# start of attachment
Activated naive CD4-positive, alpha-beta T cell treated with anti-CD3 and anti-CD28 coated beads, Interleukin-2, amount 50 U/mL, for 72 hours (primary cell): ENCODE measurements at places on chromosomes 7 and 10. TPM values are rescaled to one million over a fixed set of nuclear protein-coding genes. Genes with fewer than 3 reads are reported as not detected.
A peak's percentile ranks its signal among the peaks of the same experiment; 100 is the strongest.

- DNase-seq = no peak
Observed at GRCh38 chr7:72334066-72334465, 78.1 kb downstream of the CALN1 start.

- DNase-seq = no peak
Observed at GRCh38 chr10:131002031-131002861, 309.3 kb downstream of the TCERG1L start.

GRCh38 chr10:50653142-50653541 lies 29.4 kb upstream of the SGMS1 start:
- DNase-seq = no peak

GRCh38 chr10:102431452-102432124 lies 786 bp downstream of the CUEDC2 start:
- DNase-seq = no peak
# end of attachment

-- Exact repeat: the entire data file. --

Activated naive CD4-positive, alpha-beta T cell treated with anti-CD3 and anti-CD28 coated beads, Interleukin-2, amount 50 U/mL, for 72 hours (primary cell): ENCODE measurements at places on chromosomes 7 and 10. TPM values are rescaled to one million over a fixed set of nuclear protein-coding genes. Genes with fewer than 3 reads are reported as not detected.
A peak's percentile ranks its signal among the peaks of the same experiment; 100 is the strongest.

- DNase-seq = no peak
Observed at GRCh38 chr7:72334066-72334465, 78.1 kb downstream of the CALN1 start.

- DNase-seq = no peak
Observed at GRCh38 chr10:131002031-131002861, 309.3 kb downstream of the TCERG1L start.

GRCh38 chr10:50653142-50653541 lies 29.4 kb upstream of the SGMS1 start:
- DNase-seq = no peak

GRCh38 chr10:102431452-102432124 lies 786 bp downstream of the CUEDC2 start:
- DNase-seq = no peak